A sea of sunny the yellow flowers of Common Madia (Madia elegans). One of 100+ species of Pacific Northwest native plants available at Sparrowhawk Native Plants, Native Plant Nursery in Portland, Oregon.
Backlit hairy buds of Common Madia (Madia elegans). One of 100+ species of Pacific Northwest native plants available at Sparrowhawk Native Plants, Native Plant Nursery in Portland, Oregon.
Closeup of the buds of Common Madia (Madia elegans). One of 100+ species of Pacific Northwest native plants available at Sparrowhawk Native Plants, Native Plant Nursery in Portland, Oregon.
 Common Madia in a habitat garden (Madia elegans). One of 100+ species of Pacific Northwest native plants available at Sparrowhawk Native Plants, Native Plant Nursery in Portland, Oregon.

Common Madia

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Madia elegans

Common Madia is a tall, strong plant with fragrant, yellow flowers that are pollinated by bumblebees, honey bees, butterflies, and other native insects. It has a relatively long bloom time that extends into late summer and even fall, making it an important late-season foraging resource, after many other native plants are done flowering. Its cheerful ray flowers will usually close in the heat of mid-day, and reopen in the mornings and evenings.

  • Plant type/canopy layer: Annual herbaceous plant
  • Size at maturity: 24”-48” high, 12”-24” wide
  • Light requirements: full sun to part shade
  • Moisture requirements: dry to moist soil
  • Bloom time: June - August (depending on moisture availability)
  • Growth rate/ease: Fast growing, easy to grow
  • Wildlife support: attracts and provides nectar to adult butterflies, bees and other insect pollinators, attracts and supports beneficial and pest eating insects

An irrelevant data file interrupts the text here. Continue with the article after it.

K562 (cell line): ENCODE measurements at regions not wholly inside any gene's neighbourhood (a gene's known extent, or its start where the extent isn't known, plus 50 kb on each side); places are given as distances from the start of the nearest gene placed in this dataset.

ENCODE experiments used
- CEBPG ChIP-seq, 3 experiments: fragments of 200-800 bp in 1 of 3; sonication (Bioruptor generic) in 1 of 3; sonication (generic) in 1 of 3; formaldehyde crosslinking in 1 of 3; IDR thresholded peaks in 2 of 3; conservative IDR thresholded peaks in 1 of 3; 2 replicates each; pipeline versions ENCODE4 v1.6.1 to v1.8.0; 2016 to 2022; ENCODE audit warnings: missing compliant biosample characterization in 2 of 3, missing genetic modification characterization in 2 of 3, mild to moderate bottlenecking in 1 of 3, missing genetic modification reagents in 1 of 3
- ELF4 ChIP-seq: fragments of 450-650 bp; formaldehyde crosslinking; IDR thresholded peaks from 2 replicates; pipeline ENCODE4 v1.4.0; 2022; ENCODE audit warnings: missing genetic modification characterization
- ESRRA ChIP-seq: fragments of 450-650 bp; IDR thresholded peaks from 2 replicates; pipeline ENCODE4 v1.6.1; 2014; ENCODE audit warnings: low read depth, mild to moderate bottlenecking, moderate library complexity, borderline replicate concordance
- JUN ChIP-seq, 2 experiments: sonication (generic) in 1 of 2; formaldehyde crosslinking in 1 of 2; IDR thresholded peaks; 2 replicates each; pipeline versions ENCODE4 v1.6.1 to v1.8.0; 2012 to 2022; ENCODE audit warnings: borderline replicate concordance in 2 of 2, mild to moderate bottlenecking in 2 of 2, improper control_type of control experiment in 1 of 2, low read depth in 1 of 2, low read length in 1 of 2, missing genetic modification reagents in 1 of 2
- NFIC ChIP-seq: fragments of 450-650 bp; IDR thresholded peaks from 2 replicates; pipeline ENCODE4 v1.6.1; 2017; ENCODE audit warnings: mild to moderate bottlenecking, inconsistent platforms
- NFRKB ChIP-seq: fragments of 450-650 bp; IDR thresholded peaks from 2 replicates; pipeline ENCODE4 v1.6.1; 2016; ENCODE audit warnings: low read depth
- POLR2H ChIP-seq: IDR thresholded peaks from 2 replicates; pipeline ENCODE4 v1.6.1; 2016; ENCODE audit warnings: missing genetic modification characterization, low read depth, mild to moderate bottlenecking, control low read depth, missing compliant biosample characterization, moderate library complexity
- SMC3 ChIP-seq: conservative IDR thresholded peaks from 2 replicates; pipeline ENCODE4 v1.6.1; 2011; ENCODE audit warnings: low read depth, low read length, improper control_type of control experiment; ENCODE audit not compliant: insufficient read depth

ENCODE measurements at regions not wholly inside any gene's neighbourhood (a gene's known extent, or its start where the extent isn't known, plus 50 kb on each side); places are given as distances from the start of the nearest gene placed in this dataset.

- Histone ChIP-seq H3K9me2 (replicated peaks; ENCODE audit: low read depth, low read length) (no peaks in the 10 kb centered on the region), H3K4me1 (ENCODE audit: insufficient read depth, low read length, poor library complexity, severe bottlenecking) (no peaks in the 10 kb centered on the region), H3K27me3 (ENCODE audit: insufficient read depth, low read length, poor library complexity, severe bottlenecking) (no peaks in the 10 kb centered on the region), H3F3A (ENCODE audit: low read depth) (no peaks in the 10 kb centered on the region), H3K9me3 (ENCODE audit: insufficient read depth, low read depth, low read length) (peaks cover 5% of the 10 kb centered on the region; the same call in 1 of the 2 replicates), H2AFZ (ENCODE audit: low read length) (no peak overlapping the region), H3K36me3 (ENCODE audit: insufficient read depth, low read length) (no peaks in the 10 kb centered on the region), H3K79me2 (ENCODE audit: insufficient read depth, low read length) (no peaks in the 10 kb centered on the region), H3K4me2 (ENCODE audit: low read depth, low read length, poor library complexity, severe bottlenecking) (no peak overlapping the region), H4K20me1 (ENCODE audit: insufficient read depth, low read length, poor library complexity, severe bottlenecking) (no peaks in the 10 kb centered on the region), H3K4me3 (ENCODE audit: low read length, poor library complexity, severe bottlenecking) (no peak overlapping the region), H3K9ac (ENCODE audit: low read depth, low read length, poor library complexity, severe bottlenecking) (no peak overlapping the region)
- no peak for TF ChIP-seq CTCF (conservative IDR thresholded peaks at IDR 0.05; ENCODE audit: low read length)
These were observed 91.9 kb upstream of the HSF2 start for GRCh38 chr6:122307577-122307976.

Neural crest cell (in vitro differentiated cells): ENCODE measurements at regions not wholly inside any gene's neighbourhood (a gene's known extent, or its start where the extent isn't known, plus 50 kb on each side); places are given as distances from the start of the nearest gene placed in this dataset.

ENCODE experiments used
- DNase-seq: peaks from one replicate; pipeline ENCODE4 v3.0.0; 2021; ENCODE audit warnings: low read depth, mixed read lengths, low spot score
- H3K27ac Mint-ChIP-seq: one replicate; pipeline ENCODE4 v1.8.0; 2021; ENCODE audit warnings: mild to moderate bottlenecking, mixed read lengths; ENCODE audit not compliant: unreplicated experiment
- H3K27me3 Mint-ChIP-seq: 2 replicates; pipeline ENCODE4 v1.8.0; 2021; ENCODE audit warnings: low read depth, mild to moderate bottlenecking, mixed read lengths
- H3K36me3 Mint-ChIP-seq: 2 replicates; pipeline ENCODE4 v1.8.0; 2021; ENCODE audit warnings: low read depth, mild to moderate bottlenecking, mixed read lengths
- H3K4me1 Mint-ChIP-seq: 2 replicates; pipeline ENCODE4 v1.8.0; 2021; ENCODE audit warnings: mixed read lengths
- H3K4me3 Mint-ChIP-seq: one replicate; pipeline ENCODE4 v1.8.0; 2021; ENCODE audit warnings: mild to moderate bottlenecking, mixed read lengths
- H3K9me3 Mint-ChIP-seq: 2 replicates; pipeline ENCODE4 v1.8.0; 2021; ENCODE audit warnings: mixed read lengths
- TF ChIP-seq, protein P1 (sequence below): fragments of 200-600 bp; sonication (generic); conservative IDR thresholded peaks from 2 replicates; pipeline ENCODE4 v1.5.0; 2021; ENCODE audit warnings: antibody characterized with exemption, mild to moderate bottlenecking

• Native habitat/range: Common in grasslands, meadows, open sites in shrublands, forests, dis­turbed areas up to 2700m across western Oregon and northwestern CA. Portland Plant List - no.
  • Special features & uses: Fragrant, excellent for pollinator gardens, seeds (achene) is edible and is a traditional food source for indigenous people

Gardening with Common Madia: Common Madia is an attractive, carefree, self-sowing annual wildflower. Plan for its tall and wild form by placing it in the background of a sunny pollinator garden or other naturescaped area, where its lovely blooms can peek above lower plants that provide more structure in the foreground. It tolerates all soil types and does not need supplemental summer water - though infrequent watering (i.e. not more than 1x per month) will extend the showy, pollinator-friendly bloom into fall.  

Sowing instructions: Recommend sowing between September and November or in March so that seeds will benefit from seasonal rains. If sowing in April or May, seeds will benefit from supplemental water to encourage strong growth the first year. Scatter seed on loose-weed free soil. Seed can be lightly raked in to increase seed-to-soil contact, but be careful not to cover the seed with more than 1/4" soil. Each seed packet contains approximately 100 seeds.

Photo Credit 1: Steele Acres Native Willamette Valley Seed

Photo Credit 2 & 4: "Madia elegans" by chuck b. is licensed under CC BY 2.0 

Photo Credit 3: "Madia elegans" by mypubliclands is licensed under CC BY 2.0